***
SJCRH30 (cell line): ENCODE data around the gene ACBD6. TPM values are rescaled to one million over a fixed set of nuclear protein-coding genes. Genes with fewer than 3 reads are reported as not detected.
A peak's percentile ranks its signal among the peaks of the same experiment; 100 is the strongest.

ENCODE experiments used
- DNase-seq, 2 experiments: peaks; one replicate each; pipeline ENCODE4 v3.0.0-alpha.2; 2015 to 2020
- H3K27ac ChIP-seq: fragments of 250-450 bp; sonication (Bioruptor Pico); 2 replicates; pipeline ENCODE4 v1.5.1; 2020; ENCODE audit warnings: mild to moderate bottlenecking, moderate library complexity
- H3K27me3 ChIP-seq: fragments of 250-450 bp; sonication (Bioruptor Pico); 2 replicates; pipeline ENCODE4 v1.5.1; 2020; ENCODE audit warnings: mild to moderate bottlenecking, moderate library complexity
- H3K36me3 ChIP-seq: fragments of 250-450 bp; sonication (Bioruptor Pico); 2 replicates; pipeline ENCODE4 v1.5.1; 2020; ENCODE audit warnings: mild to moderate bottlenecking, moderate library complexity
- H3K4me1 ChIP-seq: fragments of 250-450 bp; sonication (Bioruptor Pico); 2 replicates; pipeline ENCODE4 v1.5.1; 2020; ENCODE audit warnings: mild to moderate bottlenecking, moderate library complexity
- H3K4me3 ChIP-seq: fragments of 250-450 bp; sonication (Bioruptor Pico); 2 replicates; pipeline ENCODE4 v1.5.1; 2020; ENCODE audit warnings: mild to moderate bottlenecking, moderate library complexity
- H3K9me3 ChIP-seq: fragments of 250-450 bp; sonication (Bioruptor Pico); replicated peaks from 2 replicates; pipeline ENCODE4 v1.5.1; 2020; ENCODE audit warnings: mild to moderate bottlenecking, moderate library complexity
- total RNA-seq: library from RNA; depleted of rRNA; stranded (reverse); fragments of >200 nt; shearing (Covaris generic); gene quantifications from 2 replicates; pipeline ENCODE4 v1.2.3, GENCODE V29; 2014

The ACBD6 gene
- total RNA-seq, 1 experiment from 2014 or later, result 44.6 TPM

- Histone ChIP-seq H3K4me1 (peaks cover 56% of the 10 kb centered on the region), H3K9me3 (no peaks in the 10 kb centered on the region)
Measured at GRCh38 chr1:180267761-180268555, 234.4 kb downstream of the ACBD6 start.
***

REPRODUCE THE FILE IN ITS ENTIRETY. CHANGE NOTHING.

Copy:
SJCRH30 (cell line): ENCODE data around the gene ACBD6. TPM values are rescaled to one million over a fixed set of nuclear protein-coding genes. Genes with fewer than 3 reads are reported as not detected.
A peak's percentile ranks its signal among the peaks of the same experiment; 100 is the strongest.

ENCODE experiments used
- DNase-seq, 2 experiments: peaks; one replicate each; pipeline ENCODE4 v3.0.0-alpha.2; 2015 to 2020
- H3K27ac ChIP-seq: fragments of 250-450 bp; sonication (Bioruptor Pico); 2 replicates; pipeline ENCODE4 v1.5.1; 2020; ENCODE audit warnings: mild to moderate bottlenecking, moderate library complexity
- H3K27me3 ChIP-seq: fragments of 250-450 bp; sonication (Bioruptor Pico); 2 replicates; pipeline ENCODE4 v1.5.1; 2020; ENCODE audit warnings: mild to moderate bottlenecking, moderate library complexity
- H3K36me3 ChIP-seq: fragments of 250-450 bp; sonication (Bioruptor Pico); 2 replicates; pipeline ENCODE4 v1.5.1; 2020; ENCODE audit warnings: mild to moderate bottlenecking, moderate library complexity
- H3K4me1 ChIP-seq: fragments of 250-450 bp; sonication (Bioruptor Pico); 2 replicates; pipeline ENCODE4 v1.5.1; 2020; ENCODE audit warnings: mild to moderate bottlenecking, moderate library complexity
- H3K4me3 ChIP-seq: fragments of 250-450 bp; sonication (Bioruptor Pico); 2 replicates; pipeline ENCODE4 v1.5.1; 2020; ENCODE audit warnings: mild to moderate bottlenecking, moderate library complexity
- H3K9me3 ChIP-seq: fragments of 250-450 bp; sonication (Bioruptor Pico); replicated peaks from 2 replicates; pipeline ENCODE4 v1.5.1; 2020; ENCODE audit warnings: mild to moderate bottlenecking, moderate library complexity
- total RNA-seq: library from RNA; depleted of rRNA; stranded (reverse); fragments of >200 nt; shearing (Covaris generic); gene quantifications from 2 replicates; pipeline ENCODE4 v1.2.3, GENCODE V29; 2014

The ACBD6 gene
- total RNA-seq, 1 experiment from 2014 or later, result 44.6 TPM

- Histone ChIP-seq H3K4me1 (peaks cover 56% of the 10 kb centered on the region), H3K9me3 (no peaks in the 10 kb centered on the region)
Measured at GRCh38 chr1:180267761-180268555, 234.4 kb downstream of the ACBD6 start.